We Need to Be Honest About 6G

Article By : Michel Corriou

Before talking about 6G, the industry must be honest and recognize that 5G is still in its infancy.

Before talking about 6G, the industry must be honest and recognize that 5G is still in its infancy.

Only 5G-NR is commercially available and deployed today, and the transformation process is ongoing on core network solutions. The reality is that the 5G technology currently deployed or announced to be deployed in the short term is far from the initial 5G targets set by the International Telecommunication Union (ITU), a United Nations agency: to address new massive IoT and critical communication use cases for the industry and the services on a single infrastructure, with new actors in the value chain and new business models.

The link with 6G? Every new mobile service generation is discussed at the ITU to establish a vision, and because 5G was finally introduced in two steps, we have been unable to clearly explain its main benefits to citizens and consumers. By the way, let’s be clear: 5G systems best serve B2B (for the industry and the services) and not B2C (consumers).

The ITU with Network 2030 Focus Group has already identified some key targets that the United Nations wants to address for the digital society and networks of 2030. Some use cases were already partially addressed by 5G, such as tactile internet for remote operations (the real-time control of remote infrastructure, applicable to Industry 4.0 as well as to telemedicine) and digital twins (the real-time representation of a physical entity in the digital world; see artwin-project.eu). Other use cases are new, such as holographic-type communication for 3D object modeling, compression, and transport over mobile networks. The Covid-19 crisis has also demonstrated the need for safe, scalable, and reliable network infrastructure. Consequently, Network 2030 has put an emphasis on the emergency and disaster rescue use case to cope with multiple emergency situations.

6G Image: Shutterstock

The process to specify 6G will still be long and will not take place at 3GPP before 2023.

In the meantime, the scientific community and technology providers are exploring the technologies on which 6G should be built. Certainly, artificial intelligence is a key and promising technology in the field of resource allocation in the Radio Access Network, as well as attack detection and remediation. The network architecture also needs to be adapted.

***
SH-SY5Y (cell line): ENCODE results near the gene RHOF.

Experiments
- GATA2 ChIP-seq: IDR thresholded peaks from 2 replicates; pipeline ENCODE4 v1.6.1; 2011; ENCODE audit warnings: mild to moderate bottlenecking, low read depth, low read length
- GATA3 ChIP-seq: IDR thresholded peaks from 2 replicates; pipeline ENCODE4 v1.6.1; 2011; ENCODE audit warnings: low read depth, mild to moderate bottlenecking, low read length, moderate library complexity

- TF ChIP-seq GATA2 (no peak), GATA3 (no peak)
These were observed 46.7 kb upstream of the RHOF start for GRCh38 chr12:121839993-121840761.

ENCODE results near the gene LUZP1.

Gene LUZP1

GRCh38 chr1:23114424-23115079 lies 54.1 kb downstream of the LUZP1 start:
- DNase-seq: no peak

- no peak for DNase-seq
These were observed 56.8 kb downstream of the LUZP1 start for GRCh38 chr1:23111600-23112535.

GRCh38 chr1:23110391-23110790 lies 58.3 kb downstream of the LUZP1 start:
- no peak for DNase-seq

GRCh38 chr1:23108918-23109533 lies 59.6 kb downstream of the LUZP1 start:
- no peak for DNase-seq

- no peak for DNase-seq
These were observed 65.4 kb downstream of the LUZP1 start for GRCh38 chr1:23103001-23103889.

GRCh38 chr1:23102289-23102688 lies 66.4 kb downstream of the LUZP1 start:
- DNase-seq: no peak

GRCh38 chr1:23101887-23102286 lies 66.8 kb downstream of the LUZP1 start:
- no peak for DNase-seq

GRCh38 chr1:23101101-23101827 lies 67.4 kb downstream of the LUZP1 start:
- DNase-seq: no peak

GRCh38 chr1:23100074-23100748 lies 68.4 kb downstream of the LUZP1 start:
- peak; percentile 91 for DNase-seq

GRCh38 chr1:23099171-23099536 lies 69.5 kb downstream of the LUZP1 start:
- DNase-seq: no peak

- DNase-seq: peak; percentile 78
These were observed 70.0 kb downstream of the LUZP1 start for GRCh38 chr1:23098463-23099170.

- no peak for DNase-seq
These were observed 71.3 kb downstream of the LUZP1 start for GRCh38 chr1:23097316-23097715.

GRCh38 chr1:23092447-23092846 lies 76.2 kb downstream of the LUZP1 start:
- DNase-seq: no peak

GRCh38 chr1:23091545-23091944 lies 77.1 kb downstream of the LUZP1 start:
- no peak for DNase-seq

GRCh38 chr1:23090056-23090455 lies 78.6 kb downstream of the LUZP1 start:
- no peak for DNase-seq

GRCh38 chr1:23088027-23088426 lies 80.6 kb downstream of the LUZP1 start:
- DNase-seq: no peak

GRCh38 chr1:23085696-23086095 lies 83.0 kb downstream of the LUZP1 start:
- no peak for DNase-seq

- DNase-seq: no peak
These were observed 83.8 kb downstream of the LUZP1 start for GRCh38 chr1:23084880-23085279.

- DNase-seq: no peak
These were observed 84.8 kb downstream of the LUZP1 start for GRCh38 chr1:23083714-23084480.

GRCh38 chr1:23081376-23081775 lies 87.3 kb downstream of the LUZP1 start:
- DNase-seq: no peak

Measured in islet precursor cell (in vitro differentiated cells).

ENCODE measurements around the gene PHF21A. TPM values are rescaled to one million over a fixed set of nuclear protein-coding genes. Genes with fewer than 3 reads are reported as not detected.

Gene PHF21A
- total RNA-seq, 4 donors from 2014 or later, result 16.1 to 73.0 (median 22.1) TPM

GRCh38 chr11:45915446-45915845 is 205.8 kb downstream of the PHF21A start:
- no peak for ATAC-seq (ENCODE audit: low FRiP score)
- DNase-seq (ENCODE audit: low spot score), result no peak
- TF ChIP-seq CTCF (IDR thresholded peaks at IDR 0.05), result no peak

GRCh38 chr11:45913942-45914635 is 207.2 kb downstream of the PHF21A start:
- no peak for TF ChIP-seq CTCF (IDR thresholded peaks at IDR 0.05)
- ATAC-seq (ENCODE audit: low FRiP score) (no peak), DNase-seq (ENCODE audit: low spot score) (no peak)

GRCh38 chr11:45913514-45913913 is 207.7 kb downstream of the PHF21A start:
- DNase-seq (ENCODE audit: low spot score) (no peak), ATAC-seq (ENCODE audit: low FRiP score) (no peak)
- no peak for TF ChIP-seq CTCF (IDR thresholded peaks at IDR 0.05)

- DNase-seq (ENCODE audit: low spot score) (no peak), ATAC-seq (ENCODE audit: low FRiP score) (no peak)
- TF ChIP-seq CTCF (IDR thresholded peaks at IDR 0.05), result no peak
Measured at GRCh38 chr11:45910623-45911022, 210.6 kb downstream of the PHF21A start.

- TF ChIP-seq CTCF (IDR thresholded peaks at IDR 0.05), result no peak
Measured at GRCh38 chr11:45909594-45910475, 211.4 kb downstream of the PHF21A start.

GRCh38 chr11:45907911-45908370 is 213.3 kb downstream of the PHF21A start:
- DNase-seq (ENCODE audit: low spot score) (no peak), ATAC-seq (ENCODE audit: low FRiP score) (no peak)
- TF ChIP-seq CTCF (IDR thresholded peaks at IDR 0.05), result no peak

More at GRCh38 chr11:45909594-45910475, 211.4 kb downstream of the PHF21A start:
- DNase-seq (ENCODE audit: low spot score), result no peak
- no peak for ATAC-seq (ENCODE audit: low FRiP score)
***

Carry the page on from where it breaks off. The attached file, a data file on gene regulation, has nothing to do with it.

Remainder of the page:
For example, at the recent EuCNC and 6G Summit, b<>com presented the potential of security as a service and AI to foster distributed and autonomic management of security for network slices. For the air interface, there are also opportunities for new spectrum allocation in the millimeter-wave and terahertz-frequency ranges, with larger available bandwidths but also a limited propagation distance, so there will be a need to select the right use cases.

b<>com is a partner in one Beyond 5G H2020 project (MONB5G, led by the Centre Tecnològic de Telecomunicacions de Catalunya and Eurecom), focused on the distributed management of network slices in Beyond 5G, and one 6G flagship project (HEXA-X, led by Nokia and Ericsson), with the vision to connect human, physical, and digital worlds and in which b<>com addresses key issues related to network resilience and sustainability. In those projects, b<>com is working on new algorithms and proofs of concept to pave the way for the future private network 6G solution that it will provide.

But we have to be honest about 6G: There is still a long way to go, and we should keep in mind the Network 2030 targets, which make it human-centric.

This article was originally published on EE Times Europe.

Michel Corriou is director of operations at b-com.

 

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